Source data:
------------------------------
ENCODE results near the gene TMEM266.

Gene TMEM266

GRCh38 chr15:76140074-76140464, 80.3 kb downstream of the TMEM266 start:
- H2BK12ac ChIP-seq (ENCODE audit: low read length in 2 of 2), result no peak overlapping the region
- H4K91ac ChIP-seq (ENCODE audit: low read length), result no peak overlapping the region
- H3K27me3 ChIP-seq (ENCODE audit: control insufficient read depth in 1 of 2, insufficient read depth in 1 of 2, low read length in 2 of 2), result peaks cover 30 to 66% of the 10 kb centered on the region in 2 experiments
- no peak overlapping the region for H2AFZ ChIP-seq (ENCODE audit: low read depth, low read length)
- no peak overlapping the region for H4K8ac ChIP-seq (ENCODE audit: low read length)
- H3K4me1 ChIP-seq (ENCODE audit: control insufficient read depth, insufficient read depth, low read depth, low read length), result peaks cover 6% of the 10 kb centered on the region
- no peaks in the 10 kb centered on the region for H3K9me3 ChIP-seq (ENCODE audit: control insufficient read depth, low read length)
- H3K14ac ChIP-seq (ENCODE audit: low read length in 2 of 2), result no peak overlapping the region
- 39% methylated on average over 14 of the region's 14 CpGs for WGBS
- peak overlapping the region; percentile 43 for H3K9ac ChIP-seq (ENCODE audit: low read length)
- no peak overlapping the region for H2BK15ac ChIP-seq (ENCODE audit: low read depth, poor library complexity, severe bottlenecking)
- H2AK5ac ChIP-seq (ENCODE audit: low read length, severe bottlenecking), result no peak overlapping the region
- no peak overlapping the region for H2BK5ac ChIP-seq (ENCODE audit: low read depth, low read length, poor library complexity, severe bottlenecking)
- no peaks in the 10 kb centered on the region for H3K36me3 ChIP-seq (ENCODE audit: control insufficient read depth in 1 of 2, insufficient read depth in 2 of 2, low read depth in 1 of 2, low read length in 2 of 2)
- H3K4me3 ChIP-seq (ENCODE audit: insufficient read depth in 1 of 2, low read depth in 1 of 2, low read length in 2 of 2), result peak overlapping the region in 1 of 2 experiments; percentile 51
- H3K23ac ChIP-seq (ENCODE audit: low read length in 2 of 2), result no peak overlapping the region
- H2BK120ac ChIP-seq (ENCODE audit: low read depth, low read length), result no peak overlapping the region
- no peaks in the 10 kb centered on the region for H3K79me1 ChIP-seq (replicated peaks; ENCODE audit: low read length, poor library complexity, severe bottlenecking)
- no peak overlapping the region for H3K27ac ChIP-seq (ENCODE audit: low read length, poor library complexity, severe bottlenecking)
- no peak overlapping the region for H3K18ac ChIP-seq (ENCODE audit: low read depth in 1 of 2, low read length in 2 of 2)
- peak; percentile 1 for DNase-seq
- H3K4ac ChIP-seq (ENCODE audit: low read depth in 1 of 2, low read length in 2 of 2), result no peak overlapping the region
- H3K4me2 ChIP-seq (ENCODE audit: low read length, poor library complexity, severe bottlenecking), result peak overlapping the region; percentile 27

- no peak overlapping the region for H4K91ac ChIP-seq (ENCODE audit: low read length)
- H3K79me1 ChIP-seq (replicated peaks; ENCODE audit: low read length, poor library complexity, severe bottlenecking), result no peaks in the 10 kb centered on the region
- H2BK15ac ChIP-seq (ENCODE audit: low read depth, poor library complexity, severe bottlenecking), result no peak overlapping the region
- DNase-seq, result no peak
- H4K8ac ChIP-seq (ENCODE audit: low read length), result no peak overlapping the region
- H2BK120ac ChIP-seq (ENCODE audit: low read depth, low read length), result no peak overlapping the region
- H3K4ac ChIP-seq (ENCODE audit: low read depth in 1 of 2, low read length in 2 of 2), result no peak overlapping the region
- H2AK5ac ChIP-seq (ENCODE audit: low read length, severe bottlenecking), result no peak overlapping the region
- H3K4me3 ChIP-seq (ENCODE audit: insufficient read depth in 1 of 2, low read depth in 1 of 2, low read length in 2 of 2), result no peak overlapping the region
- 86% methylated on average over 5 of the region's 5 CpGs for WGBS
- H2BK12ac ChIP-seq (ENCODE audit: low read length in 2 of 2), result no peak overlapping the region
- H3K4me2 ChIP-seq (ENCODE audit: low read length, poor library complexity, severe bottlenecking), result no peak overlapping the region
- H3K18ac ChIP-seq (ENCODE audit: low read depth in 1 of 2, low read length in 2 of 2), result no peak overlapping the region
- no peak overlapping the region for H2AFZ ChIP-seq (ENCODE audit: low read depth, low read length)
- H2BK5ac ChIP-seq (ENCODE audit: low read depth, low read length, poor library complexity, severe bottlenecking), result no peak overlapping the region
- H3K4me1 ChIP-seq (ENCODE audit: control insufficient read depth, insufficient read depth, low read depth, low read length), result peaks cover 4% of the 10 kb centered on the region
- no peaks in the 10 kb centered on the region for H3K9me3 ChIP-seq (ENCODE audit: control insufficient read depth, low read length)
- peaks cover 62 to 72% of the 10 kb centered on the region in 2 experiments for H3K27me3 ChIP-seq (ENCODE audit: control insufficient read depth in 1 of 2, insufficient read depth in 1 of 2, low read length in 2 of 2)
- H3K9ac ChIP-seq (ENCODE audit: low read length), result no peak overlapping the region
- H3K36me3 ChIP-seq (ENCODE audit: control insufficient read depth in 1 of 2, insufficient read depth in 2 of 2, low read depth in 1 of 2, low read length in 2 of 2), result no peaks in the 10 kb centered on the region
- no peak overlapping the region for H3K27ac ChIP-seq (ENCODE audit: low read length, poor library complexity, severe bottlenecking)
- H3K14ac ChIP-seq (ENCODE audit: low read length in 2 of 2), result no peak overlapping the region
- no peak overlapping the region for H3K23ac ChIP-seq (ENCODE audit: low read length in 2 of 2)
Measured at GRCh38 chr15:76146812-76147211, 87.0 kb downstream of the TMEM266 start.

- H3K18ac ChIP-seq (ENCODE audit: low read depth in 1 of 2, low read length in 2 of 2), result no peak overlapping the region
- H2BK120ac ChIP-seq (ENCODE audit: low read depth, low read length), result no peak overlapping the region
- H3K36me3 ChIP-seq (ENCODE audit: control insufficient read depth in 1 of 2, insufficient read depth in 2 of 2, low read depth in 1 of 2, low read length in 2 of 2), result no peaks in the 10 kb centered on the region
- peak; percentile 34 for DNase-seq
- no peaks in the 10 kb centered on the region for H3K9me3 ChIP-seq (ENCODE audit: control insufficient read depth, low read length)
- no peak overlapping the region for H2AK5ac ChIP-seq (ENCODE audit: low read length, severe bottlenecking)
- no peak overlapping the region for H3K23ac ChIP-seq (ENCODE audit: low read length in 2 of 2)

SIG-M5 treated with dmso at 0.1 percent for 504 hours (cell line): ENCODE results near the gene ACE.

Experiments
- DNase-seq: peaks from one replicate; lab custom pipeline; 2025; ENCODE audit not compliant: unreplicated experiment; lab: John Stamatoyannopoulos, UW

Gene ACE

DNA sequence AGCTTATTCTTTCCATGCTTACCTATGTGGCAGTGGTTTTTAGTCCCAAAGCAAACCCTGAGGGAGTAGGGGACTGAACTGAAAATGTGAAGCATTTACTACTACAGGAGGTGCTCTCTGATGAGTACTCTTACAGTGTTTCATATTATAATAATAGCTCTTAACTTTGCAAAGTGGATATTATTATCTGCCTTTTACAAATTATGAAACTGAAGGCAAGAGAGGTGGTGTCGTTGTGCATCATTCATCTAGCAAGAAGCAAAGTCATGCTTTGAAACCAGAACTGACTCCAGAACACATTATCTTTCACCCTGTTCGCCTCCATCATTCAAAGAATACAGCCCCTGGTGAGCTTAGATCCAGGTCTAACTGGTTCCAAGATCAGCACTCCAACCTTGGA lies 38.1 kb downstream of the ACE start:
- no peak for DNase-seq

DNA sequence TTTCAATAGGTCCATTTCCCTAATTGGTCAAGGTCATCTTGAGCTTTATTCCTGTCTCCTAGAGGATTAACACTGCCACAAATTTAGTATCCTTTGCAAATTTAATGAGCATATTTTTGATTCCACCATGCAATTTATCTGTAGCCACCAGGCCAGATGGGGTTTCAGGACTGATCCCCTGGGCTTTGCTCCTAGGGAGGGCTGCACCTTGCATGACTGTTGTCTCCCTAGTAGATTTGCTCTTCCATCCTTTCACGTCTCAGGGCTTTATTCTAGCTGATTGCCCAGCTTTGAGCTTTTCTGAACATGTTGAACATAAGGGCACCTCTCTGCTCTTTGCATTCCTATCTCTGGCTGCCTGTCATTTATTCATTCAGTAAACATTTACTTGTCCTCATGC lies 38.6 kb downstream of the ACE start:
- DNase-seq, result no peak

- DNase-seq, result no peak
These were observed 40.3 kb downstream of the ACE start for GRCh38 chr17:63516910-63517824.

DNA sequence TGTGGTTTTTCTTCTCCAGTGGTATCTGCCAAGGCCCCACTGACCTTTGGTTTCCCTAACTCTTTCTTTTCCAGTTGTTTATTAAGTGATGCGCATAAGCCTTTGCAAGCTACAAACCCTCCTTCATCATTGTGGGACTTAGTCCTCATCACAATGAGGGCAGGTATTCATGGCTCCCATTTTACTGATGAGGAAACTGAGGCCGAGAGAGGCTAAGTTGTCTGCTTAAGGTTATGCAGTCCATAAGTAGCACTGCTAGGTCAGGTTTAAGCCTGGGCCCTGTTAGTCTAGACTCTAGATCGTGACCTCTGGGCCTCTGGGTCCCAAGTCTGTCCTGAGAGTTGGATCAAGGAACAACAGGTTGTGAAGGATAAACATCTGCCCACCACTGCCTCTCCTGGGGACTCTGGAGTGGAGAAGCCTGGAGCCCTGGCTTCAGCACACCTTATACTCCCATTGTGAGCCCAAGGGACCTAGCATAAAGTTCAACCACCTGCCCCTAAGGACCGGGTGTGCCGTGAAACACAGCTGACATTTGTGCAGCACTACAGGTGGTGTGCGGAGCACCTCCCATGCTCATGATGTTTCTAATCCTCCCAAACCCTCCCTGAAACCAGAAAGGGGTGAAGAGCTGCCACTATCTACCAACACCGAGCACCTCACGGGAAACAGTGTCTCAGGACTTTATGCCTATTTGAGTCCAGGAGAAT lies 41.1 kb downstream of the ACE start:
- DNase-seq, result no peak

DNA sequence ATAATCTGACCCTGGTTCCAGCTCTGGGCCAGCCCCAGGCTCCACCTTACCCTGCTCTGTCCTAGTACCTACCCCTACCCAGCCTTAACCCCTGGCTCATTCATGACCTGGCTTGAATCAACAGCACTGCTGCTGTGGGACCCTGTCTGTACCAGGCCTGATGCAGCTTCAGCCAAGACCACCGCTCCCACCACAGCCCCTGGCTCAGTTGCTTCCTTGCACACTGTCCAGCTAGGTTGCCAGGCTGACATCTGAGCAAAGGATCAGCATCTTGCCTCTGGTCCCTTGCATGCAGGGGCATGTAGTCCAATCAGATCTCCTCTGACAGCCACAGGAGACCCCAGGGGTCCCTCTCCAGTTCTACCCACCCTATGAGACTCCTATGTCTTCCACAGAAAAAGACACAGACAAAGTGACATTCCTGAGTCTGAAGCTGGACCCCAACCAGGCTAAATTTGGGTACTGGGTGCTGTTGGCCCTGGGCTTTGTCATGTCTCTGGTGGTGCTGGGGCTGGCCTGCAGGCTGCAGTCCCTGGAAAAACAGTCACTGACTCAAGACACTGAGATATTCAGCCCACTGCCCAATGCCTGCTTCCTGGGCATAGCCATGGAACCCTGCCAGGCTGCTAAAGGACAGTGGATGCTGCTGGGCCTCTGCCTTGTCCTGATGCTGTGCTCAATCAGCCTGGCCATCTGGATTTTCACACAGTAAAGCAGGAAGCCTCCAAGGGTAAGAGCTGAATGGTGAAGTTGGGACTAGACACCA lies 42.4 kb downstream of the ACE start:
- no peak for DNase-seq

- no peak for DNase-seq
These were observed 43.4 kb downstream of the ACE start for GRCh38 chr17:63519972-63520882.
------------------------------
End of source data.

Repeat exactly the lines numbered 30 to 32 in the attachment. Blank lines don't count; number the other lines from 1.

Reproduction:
- DNase-seq, result no peak
- H4K8ac ChIP-seq (ENCODE audit: low read length), result no peak overlapping the region
- H2BK120ac ChIP-seq (ENCODE audit: low read depth, low read length), result no peak overlapping the region